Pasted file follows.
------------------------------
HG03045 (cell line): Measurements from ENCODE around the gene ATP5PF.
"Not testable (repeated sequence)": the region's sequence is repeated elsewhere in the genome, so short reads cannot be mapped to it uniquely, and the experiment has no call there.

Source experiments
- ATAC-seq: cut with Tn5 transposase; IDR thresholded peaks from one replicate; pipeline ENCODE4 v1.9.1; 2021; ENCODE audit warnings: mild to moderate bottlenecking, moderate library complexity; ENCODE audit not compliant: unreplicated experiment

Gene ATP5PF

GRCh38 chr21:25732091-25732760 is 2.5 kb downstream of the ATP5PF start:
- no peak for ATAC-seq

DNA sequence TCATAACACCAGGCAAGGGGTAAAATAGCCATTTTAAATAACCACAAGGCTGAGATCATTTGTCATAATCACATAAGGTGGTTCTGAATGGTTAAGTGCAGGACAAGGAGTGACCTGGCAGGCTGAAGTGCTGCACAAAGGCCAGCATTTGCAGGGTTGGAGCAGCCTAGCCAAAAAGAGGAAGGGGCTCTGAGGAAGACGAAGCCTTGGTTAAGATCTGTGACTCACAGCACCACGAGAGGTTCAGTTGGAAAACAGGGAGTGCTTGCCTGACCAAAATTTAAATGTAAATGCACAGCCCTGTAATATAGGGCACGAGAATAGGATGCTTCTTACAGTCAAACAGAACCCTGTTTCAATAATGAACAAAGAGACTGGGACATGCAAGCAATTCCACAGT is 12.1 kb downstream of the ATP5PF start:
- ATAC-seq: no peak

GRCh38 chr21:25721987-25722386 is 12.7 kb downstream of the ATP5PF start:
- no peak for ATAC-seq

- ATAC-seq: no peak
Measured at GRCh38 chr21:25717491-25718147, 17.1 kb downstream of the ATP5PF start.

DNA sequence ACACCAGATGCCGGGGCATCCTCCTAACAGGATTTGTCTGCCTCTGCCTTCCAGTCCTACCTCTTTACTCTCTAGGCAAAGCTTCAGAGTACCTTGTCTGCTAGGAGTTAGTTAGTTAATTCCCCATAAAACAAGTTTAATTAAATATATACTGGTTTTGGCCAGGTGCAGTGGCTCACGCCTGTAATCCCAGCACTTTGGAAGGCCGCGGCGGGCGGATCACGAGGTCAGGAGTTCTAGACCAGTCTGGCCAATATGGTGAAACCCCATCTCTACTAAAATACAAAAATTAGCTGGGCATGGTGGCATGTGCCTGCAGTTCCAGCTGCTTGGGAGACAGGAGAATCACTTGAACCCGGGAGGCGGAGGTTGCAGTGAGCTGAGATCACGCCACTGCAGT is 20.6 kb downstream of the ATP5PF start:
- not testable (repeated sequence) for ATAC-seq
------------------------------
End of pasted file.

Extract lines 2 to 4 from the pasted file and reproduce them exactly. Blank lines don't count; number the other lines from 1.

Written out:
"Not testable (repeated sequence)": the region's sequence is repeated elsewhere in the genome, so short reads cannot be mapped to it uniquely, and the experiment has no call there.

Source experiments
- ATAC-seq: cut with Tn5 transposase; IDR thresholded peaks from one replicate; pipeline ENCODE4 v1.9.1; 2021; ENCODE audit warnings: mild to moderate bottlenecking, moderate library complexity; ENCODE audit not compliant: unreplicated experiment